It’s going to be harder for the Pirates
Just one season after the Pirates snapped a modern American sports league record 20-year consecutive losing streak, won 94 games, and reached the National League playoffs for the first time since 1992, things are looking lean again.
At least right now.
Last year, the Pirates finished April with a 15-12 record and were only one-half game out of first place at month’s end. The Pirates finished this April at 10-16, and in fourth place, nine full games out of first.
It’s a long season, and there’s no room for panic among the Pirates’ faithful yet. Not that panic would do any good, anyway. Pirates manager Clint Hurdle, an eternal optimist, knows all about how things can change – he managed the 2007 Colorado Rockies team that won 20 of 21 games late in the season and wound up in the World Series.
Truth be told, though, there are plenty of proverbial red flags now up where the Jolly Roger was customarily raised time after time following Pirates’ victories last year.
n The intangibles are missing: 2013 was a magical season in which a different hero emerged for the Pirates every day. There was rarely a feeling that a game was beyond their reach. Andrew McCutchen had an MVP year, Pedro Alvarez emerged as one of baseball’s top home-run hitters, and even role players called off the bench took turns at contributing to the sense of positive karma that surrounded the Bucs. Through the first 26 games this season, those intangibles were missing.
n The lineup is springing leaks: McCutchen is a player that every team would love to have, but the Pirates’ lineup has shown plenty of soft spots so far this season. They’re getting no offensive production from either Jordy Mercer or Clint Barmes at shortstop, and the right-field platoon of Travis Snider and Jose Tabata has fans anticipating the midseason debut of Gregory Polanco. Time will tell whether newly-acquired first baseman Ike Davis can regain anything close to his 32-homer form of 2012, but don’t bank on it. Left fielder Starling Marte, a huge part of the Pirates’ offensive attack a year ago, had been mired in a strikeout funk and his timing seems to be off at the plate.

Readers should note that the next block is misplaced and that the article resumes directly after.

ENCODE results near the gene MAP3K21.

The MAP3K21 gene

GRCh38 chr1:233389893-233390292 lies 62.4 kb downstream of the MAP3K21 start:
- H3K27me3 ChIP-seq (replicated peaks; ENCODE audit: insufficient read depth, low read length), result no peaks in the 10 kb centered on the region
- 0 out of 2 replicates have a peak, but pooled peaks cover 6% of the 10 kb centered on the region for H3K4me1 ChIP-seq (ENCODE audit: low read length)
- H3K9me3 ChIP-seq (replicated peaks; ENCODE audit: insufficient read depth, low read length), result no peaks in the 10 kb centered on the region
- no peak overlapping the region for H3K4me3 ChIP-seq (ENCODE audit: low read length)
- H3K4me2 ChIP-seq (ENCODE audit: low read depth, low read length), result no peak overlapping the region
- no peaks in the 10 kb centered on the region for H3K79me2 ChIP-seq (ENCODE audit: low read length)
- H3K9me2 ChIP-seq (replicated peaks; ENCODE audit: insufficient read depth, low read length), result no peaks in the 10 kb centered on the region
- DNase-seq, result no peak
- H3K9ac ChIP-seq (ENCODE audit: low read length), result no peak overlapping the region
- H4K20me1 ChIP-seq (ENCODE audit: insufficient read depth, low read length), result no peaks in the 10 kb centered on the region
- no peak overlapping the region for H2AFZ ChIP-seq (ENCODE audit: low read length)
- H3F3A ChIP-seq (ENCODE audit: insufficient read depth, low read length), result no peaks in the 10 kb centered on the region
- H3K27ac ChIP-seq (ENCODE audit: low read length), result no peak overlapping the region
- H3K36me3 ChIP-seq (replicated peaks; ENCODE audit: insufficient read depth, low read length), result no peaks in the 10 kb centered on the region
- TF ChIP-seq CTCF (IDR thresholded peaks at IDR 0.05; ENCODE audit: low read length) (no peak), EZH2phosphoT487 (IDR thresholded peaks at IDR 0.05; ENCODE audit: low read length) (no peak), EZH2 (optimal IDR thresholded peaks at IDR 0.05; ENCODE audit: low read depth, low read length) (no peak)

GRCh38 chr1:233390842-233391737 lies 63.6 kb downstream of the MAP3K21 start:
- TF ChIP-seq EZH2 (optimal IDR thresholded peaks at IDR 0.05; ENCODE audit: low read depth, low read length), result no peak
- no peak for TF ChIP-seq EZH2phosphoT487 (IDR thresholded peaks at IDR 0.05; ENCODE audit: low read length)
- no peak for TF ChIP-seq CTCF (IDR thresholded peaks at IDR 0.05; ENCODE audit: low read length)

n The pitching isn’t as good: Other than Gerrit Cole and newcomer Edinson Volquez, none of the starters have been consistent or successful. Wandy Rodriquez is injury-prone, Francisco Liriano doesn’t have the lights-out stuff he showed while winning 16 games a year ago, Jeff Locke began this season working through an injury in the minor leagues, and Charlie Morton has been iffy.
n The bullpen isn’t as sharp: The Pirates lost just five games all last year when leading after seven innings. The protocol was to hand a lead to the bullpen after six innings, and work from there. This year, closer Jason Grilli – who is currently on the disabled list – has three blown saves already, one more than all of last season. Other than Mark Melancon, the rest of the bullpen hasn’t been as sharp, either.
n The league is better: Three teams from the National League Central Division made the playoffs last season. That won’t happen again, but Milwaukee, currently the Central leader, is vastly improved, and so is West leader San Francisco. St. Louis has the talent to defend its league championship, Atlanta is rolling again, and the Los Angeles Dodgers, Washington, Colorado, Cincinnati, and even the New York Mets and Philadelphia could/should all be factors in the playoff hunt. It’s a deeper, more talented league in 2014, and that means the Pirates have more work to do to get back to where they were last October.
John Hartsock can be reached at firstname.lastname@example.org